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Universal backed over EMI takeover

Universal Music Group has won the qualified support of two North American artists' unions for its proposed 1.9 billion US dollars (£1.193bn) acquisition of the recorded music division of the UK's EMI Group Ltd.

The unions gave their conditional backing in letters sent last week to the Federal Trade Commission.

In their letters, Sag-Aftra and the American Federation of Musicians said they would support the deal if there were adequate mechanisms to ensure that Universal complies with its commitment to re-invest in artist development.

EMI is home to the recorded music of The Beatles, as well as American artists such as Norah Jones and The Smashing Pumpkins. Universal artists include Rihanna, Lady Gaga and U2.

"It has been wrenching to watch EMI wither" as its former private equity owner Terra Firma cut costs, wrote Kim Roberts Hedgpeth, Sag-Aftra's co-national executive director. She urged regulators to examine Universal's commitments to artist development.

"Should the commission be satisfied that there are adequate mechanisms to ensure compliance with those commitments, we respectfully request that it look favourably on Universal Music Group's stewardship over EMI," she wrote.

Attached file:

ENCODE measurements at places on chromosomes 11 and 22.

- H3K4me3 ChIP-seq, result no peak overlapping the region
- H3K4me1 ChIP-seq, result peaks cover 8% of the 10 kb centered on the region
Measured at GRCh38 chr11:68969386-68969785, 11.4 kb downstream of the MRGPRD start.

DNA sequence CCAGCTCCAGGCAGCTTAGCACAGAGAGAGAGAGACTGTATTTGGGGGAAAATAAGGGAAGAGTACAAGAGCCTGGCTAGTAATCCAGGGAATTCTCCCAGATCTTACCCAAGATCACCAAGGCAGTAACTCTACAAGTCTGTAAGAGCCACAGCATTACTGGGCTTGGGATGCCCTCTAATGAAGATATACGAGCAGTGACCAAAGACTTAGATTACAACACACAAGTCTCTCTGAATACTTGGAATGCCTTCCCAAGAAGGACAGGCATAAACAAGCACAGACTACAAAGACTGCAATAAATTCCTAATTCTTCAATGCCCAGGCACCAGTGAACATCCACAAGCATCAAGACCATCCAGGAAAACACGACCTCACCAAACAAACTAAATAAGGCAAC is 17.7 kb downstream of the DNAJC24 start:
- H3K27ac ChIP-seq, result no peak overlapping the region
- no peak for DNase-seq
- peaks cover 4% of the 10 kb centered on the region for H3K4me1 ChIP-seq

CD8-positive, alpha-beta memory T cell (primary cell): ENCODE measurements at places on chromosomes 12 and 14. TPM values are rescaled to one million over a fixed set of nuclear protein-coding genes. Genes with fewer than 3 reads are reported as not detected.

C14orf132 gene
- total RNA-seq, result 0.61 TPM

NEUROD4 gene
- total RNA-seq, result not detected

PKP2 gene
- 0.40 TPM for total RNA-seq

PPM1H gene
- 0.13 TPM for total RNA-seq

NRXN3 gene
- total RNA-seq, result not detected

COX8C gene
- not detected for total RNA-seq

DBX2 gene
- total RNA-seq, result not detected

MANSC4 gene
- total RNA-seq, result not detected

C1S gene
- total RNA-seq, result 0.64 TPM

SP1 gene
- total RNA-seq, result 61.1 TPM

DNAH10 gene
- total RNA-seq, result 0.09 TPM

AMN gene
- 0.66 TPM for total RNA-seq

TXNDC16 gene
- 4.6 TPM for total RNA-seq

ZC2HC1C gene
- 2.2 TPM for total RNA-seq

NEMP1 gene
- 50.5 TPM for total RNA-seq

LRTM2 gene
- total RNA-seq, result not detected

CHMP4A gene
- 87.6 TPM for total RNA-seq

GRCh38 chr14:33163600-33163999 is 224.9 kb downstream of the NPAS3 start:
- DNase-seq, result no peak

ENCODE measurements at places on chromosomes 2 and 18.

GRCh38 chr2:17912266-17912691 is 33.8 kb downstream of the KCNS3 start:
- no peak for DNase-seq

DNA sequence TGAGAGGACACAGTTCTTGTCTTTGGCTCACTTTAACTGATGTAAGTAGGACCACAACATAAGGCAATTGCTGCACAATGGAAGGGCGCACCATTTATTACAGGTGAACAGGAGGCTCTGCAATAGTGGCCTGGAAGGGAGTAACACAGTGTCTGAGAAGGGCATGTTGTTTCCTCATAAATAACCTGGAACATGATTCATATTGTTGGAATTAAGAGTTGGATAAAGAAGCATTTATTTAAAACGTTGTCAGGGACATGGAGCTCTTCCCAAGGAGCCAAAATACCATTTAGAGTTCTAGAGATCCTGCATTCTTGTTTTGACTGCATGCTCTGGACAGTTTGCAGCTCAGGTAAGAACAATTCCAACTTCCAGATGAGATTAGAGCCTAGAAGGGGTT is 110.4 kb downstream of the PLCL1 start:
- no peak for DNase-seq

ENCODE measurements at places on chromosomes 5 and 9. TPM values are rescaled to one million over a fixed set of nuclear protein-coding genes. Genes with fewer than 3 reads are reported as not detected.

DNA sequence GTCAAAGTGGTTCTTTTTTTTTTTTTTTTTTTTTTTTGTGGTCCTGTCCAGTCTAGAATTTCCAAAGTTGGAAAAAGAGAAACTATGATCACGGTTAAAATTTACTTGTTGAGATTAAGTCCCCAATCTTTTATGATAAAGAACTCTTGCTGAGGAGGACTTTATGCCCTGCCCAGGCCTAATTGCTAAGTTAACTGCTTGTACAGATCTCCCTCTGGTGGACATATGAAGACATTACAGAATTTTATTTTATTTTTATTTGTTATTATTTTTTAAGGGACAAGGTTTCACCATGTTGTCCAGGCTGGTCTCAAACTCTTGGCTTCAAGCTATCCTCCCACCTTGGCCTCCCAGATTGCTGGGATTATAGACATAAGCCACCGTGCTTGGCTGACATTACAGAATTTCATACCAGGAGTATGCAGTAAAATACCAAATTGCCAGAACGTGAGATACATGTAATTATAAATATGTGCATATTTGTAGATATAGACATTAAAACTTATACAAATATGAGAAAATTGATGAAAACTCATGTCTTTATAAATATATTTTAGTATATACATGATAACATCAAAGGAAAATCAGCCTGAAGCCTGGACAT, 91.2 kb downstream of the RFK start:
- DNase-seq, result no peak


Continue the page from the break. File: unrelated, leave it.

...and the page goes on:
Universal said in a statement it was "delighted" that the unions took a positive view of its plans.

In late 2010, Terra Firma defaulted on the 5.5 billion US dollars (£3.45bn) in debt it amassed in its 2007 purchase of EMI. Lender Citigroup foreclosed on the storied recording label in February of last year, and agreed to sell it in two parts for 4.1 billion US dollars (£2.57bn) in November.

Universal, a division of France's Vivendi SA, agreed to buy the recorded music side. A consortium led by Sony/ATV agreed to buy the publishing assets for 2.2 billion US dollars (£1.38bn).

That has sparked fears of market dominance. On the recording side, the purchase would give Universal about a 40% market share in the US, towering over Sony Music Entertainment at 29% and Warner Music Group at 19%. It will also be among the world's largest music publishers.

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